If you thought the COVID-19 telehealth boom was big, you ain’t seen nothing yet.

Telehealth adoption in Australia and around the globe exploded last year due to COVID-19.

Specifically, many patients requiring health services were left no other choice other than to utilise telehealth services. As well as this, telehealth services were subsidised through Medicare.

As the world edges out of the pandemic and towards “new normal” you might be forgiven for thinking things would return to the way they were.

But the telehealth industry thinks the boom will continue, arguing consumers who experimented with telehealth will not just continue with it post-COVID but use it even more.


COVID drove awareness of telehealth

Stockhead spoke with Bayju Thaker, the CEO of Doctor Care Anywhere (ASX:DOC).

This company is unique to the ASX being the newest telehealth stock – having listed in December – as well as being focused on the UK, which has been more heavily hit by COVID-19.

Thaker noted the medical industry was ripe for disruption prior to COVID-19 and while the industry’s structural problems pre-dated the pandemic, they got exposed.

“Before COVID in the UK, telehealth was already rapidly growing and was certainly becoming a booming market,” he said.

“The structure and systemic pressures here are pretty enormous in the NHS and the private market.

“Before COVID it could take you two or three weeks to get hold of a GP. And on our platform it takes four to eight hours.

“What COVID did is drive awareness it didn’t put structural factors in place.”

Thaker said he was excited about the vaccine roll-out and lockdowns easing, saying it will help release pent-up demand and drive consumers not to want long waiting times.

“There’s no way people will wait two to three weeks to get a GP appointment when I can get one from my home in four to eight hours,” he declared.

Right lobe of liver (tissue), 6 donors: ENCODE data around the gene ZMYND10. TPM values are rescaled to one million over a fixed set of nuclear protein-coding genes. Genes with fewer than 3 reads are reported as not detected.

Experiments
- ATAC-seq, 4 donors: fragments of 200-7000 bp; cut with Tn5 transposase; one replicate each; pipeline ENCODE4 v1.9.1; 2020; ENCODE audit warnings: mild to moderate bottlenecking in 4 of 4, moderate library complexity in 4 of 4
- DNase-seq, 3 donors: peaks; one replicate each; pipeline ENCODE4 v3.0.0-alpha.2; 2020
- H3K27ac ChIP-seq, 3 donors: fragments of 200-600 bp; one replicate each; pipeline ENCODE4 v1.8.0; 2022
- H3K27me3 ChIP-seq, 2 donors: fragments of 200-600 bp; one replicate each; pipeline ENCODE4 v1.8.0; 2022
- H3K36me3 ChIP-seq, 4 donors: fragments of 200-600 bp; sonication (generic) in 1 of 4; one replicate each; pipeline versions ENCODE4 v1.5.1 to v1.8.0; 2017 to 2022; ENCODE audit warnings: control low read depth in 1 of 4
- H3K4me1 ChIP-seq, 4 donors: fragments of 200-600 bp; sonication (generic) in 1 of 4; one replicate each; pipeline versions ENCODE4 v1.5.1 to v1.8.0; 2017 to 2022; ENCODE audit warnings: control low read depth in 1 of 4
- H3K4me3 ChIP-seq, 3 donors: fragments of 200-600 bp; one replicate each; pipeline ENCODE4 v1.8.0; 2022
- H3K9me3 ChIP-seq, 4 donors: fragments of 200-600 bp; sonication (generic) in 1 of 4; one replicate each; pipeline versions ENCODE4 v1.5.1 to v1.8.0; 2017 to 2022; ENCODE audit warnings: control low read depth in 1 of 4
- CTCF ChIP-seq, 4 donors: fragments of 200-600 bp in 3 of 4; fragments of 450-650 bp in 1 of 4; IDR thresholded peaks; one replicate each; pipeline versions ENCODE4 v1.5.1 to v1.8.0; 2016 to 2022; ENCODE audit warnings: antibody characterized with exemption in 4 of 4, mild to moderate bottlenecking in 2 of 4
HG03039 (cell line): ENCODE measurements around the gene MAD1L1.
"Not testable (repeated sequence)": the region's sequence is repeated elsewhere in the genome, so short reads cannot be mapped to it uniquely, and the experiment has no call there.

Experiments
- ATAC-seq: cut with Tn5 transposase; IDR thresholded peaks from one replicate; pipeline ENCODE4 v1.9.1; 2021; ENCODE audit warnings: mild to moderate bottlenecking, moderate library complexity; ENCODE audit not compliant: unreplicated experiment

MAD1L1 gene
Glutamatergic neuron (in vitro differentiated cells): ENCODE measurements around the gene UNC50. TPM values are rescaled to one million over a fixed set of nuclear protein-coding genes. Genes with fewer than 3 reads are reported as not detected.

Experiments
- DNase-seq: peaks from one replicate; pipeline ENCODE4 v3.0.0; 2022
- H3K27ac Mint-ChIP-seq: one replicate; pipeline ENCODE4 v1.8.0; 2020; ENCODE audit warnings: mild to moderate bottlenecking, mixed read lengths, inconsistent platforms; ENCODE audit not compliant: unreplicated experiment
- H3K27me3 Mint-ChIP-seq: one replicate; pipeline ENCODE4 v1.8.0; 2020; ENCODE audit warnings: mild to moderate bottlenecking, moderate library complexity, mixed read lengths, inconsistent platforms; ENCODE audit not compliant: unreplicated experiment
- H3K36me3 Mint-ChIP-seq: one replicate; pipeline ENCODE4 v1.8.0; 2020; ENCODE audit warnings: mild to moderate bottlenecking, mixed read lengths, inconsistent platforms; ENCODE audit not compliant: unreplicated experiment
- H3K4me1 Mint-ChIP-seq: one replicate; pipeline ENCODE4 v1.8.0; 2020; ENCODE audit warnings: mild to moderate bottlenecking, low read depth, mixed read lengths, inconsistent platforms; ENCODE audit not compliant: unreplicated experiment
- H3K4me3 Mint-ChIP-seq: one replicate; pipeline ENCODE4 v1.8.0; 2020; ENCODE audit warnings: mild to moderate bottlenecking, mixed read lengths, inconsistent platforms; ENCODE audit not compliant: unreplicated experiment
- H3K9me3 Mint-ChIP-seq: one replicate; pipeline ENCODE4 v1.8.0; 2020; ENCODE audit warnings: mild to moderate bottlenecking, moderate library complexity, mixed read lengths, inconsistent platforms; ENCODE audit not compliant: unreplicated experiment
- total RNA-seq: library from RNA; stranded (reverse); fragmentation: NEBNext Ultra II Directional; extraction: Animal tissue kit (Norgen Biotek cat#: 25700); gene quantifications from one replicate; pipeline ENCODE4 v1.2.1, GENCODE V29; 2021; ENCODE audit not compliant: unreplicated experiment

Telehealth will persist beyond COVID

Stockhead also spoke with Matthew Cherian, the boss of Global Health (ASX:GLH).

His company offers various telehealth solutions including Lifecard – an online facility allowing patients to provide relevant health information directly to their health provider.

“COVID just accelerated what needed to happen, which is a move from your traditional applications to cloud-based connected healthcare which is what we have been all about,” Cherian said.

“The move towards the cloud, greater connectivity and consumer empowerment and all of these things are happening because COVID has been the catalyst.

“Our view is it [telehealth] will persist beyond COVID.”

One telling piece of evidence came from Global Health’s quarterly report which was released yesterday.

It showed growth even greater than last year’s March quarter when telehealth took off, including customer revenues gaining 17 per cent from $1.9 million to $2.26 million.

The company reported continual inbound enquiries and is aiming to report profitable and cash flow positive operations for the 12 months to June 2021.